Is the Nokia X the reason Microsoft is buying Nokia?
1. tttony (Posts: 29; Member since: 22 Jul 2012)
Why not? M$ is desperate in enter OS mobile terrain
4. nokia12 (Posts: 452; Member since: 19 Nov 2013)
The answer to the title is very simple
it is because Mr.Flop who gets paid 25 million for destroying Nokia
7. Skoms (Posts: 118; Member since: 03 Feb 2014)
Mr Flop and Microsoft
Let nokia be a company for openess.
Nokia has done a Android Phone let people have freedom and choises
8. akki20892 (Posts: 3798; Member since: 04 Feb 2013)
Nokia shouldn't gone with wp. They should listen customers and fans. Because it's really important.
12. ihavenoname (Posts: 1618; Member since: 18 Aug 2013)
I'm Nokia fan, but thanks to WP, not a customer anymore.
24. Liveitup (Posts: 1797; Member since: 07 Jan 2014)
I am a fan and thanks to Windows Phone I am a customer, best mobile OS out there in my opinion so much so that Android, Apple and Android OEM's are copying WP design and features.
17. papss (unregistered)
They made the right and only logical choice. Stay away from my space..
18. akki20892 (Posts: 3798; Member since: 04 Feb 2013)
Calm down dude. Nokia is for everyone. Not For only you.
And Nokia shouldn't loose that much money dude. They made mistake to choose wp, if they choose android they will on samsung's position.
22. MySchizoBuddy (Posts: 118; Member since: 23 Aug 2011)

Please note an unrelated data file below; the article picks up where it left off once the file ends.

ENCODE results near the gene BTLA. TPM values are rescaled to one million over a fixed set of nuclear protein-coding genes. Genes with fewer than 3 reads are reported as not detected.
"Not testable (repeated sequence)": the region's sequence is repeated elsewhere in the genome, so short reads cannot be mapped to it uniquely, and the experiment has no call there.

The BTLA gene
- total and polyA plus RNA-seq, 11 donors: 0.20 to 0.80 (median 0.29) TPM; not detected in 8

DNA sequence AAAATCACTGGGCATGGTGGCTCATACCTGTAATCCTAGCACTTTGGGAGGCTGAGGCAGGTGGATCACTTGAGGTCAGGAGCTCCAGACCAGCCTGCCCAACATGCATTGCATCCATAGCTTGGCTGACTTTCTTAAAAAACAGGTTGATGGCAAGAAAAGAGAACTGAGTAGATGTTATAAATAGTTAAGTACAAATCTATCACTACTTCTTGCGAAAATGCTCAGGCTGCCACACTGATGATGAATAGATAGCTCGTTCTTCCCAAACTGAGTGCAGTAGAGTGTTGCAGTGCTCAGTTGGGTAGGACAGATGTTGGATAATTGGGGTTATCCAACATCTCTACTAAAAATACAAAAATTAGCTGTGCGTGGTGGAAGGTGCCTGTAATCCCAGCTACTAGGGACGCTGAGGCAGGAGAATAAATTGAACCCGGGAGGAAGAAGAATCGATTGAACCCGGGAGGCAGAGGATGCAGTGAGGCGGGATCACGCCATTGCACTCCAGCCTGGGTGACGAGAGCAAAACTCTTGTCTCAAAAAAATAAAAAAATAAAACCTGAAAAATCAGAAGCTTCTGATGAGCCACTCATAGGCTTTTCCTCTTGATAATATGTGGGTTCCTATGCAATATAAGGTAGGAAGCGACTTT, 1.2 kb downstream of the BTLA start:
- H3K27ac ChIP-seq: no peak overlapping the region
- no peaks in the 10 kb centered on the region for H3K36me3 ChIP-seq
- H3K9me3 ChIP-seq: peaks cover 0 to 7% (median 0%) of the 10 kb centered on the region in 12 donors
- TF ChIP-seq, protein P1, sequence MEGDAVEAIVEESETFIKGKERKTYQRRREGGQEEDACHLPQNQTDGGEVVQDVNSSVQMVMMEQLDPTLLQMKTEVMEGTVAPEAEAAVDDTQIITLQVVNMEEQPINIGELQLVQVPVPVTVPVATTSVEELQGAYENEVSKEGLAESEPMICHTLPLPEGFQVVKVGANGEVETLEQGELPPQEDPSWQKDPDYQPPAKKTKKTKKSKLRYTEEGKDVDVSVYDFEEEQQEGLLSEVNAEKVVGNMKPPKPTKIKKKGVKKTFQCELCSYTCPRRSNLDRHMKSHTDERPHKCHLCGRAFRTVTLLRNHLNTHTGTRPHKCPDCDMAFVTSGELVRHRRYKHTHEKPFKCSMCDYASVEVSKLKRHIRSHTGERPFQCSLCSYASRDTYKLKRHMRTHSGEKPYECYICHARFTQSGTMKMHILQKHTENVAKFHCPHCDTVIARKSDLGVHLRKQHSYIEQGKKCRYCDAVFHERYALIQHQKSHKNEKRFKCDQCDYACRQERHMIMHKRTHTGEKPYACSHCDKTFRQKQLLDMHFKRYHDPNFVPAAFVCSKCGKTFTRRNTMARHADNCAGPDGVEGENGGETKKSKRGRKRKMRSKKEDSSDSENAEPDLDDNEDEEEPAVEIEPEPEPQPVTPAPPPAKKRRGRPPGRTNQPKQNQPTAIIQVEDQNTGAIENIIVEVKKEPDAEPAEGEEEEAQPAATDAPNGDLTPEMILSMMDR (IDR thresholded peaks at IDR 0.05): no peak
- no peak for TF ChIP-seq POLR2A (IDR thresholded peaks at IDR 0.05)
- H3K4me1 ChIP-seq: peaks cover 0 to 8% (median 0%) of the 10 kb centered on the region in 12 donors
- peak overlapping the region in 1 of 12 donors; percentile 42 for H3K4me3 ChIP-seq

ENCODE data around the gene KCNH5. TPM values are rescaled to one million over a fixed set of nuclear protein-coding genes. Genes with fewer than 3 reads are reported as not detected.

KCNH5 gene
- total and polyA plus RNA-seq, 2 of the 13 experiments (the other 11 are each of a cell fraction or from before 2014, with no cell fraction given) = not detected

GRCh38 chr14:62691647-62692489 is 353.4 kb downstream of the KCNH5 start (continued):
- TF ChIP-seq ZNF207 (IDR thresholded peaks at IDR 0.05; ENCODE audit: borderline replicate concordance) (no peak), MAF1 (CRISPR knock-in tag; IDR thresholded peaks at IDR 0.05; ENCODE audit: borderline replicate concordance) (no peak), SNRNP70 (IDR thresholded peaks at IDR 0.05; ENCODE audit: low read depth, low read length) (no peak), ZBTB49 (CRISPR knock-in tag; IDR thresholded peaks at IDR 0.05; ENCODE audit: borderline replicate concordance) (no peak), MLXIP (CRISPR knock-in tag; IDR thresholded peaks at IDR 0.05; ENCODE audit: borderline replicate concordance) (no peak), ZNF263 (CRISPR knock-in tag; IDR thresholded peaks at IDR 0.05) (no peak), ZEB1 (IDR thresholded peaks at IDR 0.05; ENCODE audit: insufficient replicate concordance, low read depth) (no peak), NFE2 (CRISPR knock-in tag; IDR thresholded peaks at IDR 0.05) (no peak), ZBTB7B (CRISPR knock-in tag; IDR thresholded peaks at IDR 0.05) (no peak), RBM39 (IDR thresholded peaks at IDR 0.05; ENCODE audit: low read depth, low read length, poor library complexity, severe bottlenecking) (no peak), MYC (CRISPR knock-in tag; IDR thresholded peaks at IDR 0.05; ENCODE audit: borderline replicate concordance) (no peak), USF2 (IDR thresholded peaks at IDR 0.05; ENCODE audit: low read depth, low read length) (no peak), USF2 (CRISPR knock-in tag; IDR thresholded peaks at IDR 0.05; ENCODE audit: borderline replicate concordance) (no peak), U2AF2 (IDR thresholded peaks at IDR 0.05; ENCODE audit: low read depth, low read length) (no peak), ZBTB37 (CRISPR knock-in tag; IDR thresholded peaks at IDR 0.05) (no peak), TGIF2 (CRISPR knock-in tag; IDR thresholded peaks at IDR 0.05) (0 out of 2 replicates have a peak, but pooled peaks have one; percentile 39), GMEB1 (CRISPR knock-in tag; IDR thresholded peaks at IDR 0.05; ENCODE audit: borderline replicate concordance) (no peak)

" if they choose android they will on samsung's position"
Can I borrow your magic ball. I need to make some more crazier predictions.
27. alterecho (Posts: 1096; Member since: 23 Feb 2012)
They made the mistake of choosing Elop, first non finnish, Microsoft agent, as their CEO.
20. corporateJP (Posts: 2429; Member since: 28 Nov 2009)
Nokia's board and Trojan Horse CEO really took the money and ran.
I only have WP because of Nokia, so after the smoke clears, it's really tough to see where my handset loyalty lies.
I like my Android tab and my iPad, I had some nice Android handsets. 8.1 better deliver if M$ wants to keep my business, however, it would be tough owning an M$-branded handset knowing full well that they're the ones that sunk Nokia from the inside.
2. mobi_user (Posts: 131; Member since: 18 Jun 2013)
M$ wants to have dominance in mobile world just as it has in PC world.
It will do anything to achieve that.
6. elitewolverine (Posts: 3639; Member since: 28 Oct 2013)
just like every other tech company....nothing new...
3. AppleConspiracy (Posts: 637; Member since: 18 Oct 2011)
I doubt it. Elop as Microsoft's "mole" in Nokia is here for a long time now (in terms of mobile industry) and would not allow it to happen without careful strategy from Microsoft, even before acquisition was announced.
"X" is simply a tool of simulating competition in order to raise main products in public perception. They are showing us that Android is only a budget solution for the masses, while Windows belong to mainstream devices, including flagship. It's Android incorporated into Windows system (UI etc.) and ranked below it, as a surrogate of some kind. That's the whole strategy, tested many times in history and proven succesful. Many products are just "dummies" to eliminate competition and this is the most cunning method.
9. IMda1 (Posts: 5; Member since: 25 Feb 2014)
You are absolutely right. Nokia created a hybrid, Microsoft UI with Android backend for apps compatability. Microsoft is trying to promote and hook people to MS services without the profits going to Google, just like the Kindle. If new hardware partners with MS want this Nokia X OS then market to them as well. If all goes well MS strategy will hit a home run. I have an Android phone now but I just want something new...soon...as least when 8.1 update is out.